Protein Food Chart: A Comprehensive Guide to Protein-Rich Foods for a Healthy Diet

A protein-rich diet is essential for maintaining a healthy body and supporting various bodily functions. Whether you’re an athlete, fitness enthusiast, or simply interested in optimizing your nutrition, understanding protein-rich foods is crucial. This comprehensive protein food chart will serve as a guide to help you identify a wide range of protein sources and make informed choices about your dietary intake. From animal-based proteins to plant-based alternatives, this chart will provide valuable information on protein content, essential amino acids, and serving sizes. By utilizing this chart, you can create a well-rounded meal plan that meets your protein needs and supports your overall health and well-being.

Protein Food Chart:

Category: Animal-Based Proteins

  1. Lean Meats:
    • Chicken breast: 31g protein per 100g serving
    • Turkey breast: 29g protein per 100g serving
    • Beef (lean cuts): 26g protein per 100g serving
    • Pork tenderloin: 26g protein per 100g serving
    • Bison: 21g protein per 100g serving

Lean meats are excellent sources of high-quality protein. They are low in fat and provide essential amino acids necessary for muscle repair and growth. Incorporating lean meats into your diet can help meet your protein needs while keeping your overall fat intake in check. Grilling, baking, or broiling lean meats can be healthy cooking methods to preserve their nutritional value.

  1. Seafood:
    • Salmon: 22g protein per 100g serving
    • Tuna: 30g protein per 100g serving
    • Shrimp: 24g protein per 100g serving
    • Cod: 18g protein per 100g serving
    • Tilapia: 26g protein per 100g serving

Seafood is not only a good source of protein but also provides essential omega-3 fatty acids. These healthy fats offer numerous benefits, including heart health and anti-inflammatory properties. Including a variety of seafood in your diet can provide a range of nutrients while offering a delicious and versatile protein option.

  1. Eggs and Dairy:
    • Eggs: 6g protein per large egg
    • Greek yogurt: 10g protein per 100g serving
    • Cottage cheese: 11g protein per 100g serving
    • Milk (whole): 3g protein per 100g serving
    • Cheese (cheddar): 25g protein per 100g serving

Eggs and dairy products are convenient and affordable sources of protein. They are also rich in essential nutrients such as calcium, vitamin D, and B vitamins. Incorporating eggs and dairy into your diet can provide a good balance of protein and other important nutrients. However, be mindful of portion sizes and opt for lower-fat dairy options when possible.

Category: Plant-Based Proteins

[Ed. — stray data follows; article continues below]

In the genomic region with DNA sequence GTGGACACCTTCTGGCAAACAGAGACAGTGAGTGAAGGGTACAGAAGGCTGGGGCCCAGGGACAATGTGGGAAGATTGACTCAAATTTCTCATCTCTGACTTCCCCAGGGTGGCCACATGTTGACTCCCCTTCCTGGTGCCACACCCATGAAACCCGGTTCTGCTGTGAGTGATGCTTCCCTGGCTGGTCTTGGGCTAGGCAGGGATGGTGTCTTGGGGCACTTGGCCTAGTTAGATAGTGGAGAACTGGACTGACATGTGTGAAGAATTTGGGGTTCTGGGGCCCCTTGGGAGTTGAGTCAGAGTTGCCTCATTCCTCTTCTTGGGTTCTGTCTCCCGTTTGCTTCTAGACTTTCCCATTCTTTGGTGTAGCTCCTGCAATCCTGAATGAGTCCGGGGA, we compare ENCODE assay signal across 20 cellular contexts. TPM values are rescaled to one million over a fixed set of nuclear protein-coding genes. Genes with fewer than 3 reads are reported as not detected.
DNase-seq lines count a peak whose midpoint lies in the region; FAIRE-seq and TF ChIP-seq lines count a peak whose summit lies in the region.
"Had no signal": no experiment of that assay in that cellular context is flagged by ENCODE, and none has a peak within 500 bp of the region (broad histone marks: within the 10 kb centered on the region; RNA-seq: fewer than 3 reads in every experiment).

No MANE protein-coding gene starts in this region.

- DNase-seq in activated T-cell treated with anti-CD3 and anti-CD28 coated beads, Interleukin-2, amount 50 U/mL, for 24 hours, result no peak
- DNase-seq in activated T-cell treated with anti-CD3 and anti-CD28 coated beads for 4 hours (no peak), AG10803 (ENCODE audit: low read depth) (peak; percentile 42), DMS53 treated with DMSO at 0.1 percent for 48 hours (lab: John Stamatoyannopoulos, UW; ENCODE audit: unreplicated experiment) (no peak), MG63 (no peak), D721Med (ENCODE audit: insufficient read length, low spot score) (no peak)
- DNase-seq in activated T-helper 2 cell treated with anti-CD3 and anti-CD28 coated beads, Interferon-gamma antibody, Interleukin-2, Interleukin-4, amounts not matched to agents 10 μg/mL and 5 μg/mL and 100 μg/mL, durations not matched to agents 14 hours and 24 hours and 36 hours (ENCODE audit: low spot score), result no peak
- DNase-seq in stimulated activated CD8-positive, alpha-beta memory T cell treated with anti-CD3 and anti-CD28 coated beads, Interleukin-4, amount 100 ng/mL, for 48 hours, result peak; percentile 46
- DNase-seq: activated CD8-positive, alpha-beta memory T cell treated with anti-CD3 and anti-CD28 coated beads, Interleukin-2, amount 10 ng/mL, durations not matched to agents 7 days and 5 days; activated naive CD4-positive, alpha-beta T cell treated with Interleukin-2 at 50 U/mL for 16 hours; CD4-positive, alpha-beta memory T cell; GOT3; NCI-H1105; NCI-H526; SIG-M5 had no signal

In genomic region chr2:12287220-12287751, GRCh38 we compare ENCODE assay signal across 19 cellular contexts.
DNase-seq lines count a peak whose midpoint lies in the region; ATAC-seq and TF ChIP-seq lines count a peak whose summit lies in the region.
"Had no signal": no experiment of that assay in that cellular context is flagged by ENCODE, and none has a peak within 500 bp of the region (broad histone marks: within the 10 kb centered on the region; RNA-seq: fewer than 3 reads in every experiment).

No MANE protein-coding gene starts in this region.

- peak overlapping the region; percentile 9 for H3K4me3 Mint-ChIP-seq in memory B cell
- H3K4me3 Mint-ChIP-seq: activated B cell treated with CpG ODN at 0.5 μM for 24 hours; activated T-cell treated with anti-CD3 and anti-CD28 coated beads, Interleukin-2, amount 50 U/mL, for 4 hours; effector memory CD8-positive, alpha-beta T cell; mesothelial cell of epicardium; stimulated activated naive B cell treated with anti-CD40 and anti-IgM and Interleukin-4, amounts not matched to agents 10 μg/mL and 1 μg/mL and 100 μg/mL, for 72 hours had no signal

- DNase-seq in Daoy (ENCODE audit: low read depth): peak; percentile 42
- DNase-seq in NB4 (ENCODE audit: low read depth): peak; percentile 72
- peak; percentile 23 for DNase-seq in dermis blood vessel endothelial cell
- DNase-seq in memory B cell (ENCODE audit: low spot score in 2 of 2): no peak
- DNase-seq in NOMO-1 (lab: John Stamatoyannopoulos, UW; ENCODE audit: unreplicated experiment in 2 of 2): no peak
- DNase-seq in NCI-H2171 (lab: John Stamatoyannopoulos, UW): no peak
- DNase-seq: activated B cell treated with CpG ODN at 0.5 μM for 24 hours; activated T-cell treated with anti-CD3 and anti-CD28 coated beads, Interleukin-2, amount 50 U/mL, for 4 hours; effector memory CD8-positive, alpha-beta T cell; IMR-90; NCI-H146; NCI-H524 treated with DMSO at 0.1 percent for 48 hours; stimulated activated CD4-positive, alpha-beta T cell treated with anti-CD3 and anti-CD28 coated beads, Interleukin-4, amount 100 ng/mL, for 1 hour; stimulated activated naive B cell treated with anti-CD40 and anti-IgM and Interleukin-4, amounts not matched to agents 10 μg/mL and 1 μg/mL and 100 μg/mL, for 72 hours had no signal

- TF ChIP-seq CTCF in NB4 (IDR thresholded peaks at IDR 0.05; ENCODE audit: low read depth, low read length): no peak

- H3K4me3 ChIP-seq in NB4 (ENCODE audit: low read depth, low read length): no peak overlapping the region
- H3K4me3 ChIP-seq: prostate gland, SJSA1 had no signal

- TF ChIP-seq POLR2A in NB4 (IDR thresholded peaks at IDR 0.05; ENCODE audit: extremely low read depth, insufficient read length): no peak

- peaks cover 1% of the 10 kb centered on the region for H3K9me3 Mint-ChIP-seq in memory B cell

1. Legumes:
    • Lentils: 9g protein per 100g serving
    • Chickpeas: 19g protein per 100g serving
    • Black beans: 8g protein per 100g serving
    • Kidney beans: 8g protein per 100g serving
    • Edamame: 11g protein per 100g serving

Legumes, including lentils, chickpeas, and beans, are excellent plant-based sources of protein. They are also rich in dietary fiber and other essential nutrients. Legumes can be incorporated into soups, stews, salads, or used as a base for vegetarian dishes, providing a satisfying and nutritious protein option for plant-based eaters.

  1. Nuts and Seeds:
    • Almonds: 21g protein per 100g serving
    • Chia seeds: 17g protein per 100g serving
    • Flaxseeds: 18g protein per 100g serving
    • Hemp seeds: 32g protein per 100g serving
    • Pumpkin seeds: 30g protein per 100g serving

Nuts and seeds are not only a great source of protein but also provide healthy fats, fiber, and a variety of vitamins and minerals. They make a convenient and portable snack or can be incorporated into recipes, including smoothies, salads, or homemade granola. However, be mindful of portion sizes, as they are also calorie-dense.

  1. Grains and Pseudo Grains:
    • Quinoa: 4g protein per 100g serving
    • Brown rice: 2.6g protein per 100g serving
    • Oats: 17g protein per 100g serving
    • Amaranth: 14g protein per 100g serving
    • Buckwheat: 13g protein per 100g serving

Grains and pseudo grains, such as quinoa, brown rice, oats, amaranth, and buckwheat, are not only a good source of carbohydrates but also provide a moderate amount of protein. Including these grains in your diet can contribute to your overall protein intake while providing additional nutrients and dietary fiber.


This protein food chart provides a comprehensive overview of protein-rich foods, both animal-based and plant-based. By referring to this chart, you can make informed choices about the protein sources you incorporate into your diet. Remember that a well-rounded diet should include a variety of protein sources to ensure you receive all the essential amino acids your body needs. Additionally, consider other factors such as cooking methods, portion sizes, and overall dietary balance to optimize your protein intake. Consulting with a registered dietitian or nutritionist can also provide personalized guidance and recommendations to meet your specific dietary goals.